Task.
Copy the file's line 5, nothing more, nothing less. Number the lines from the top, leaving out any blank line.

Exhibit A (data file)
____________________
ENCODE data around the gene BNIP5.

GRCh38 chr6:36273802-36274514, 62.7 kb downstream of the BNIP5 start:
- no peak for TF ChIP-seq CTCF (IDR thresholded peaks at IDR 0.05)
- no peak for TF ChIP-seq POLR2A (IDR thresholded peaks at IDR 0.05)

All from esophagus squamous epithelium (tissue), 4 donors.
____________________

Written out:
All from esophagus squamous epithelium (tissue), 4 donors.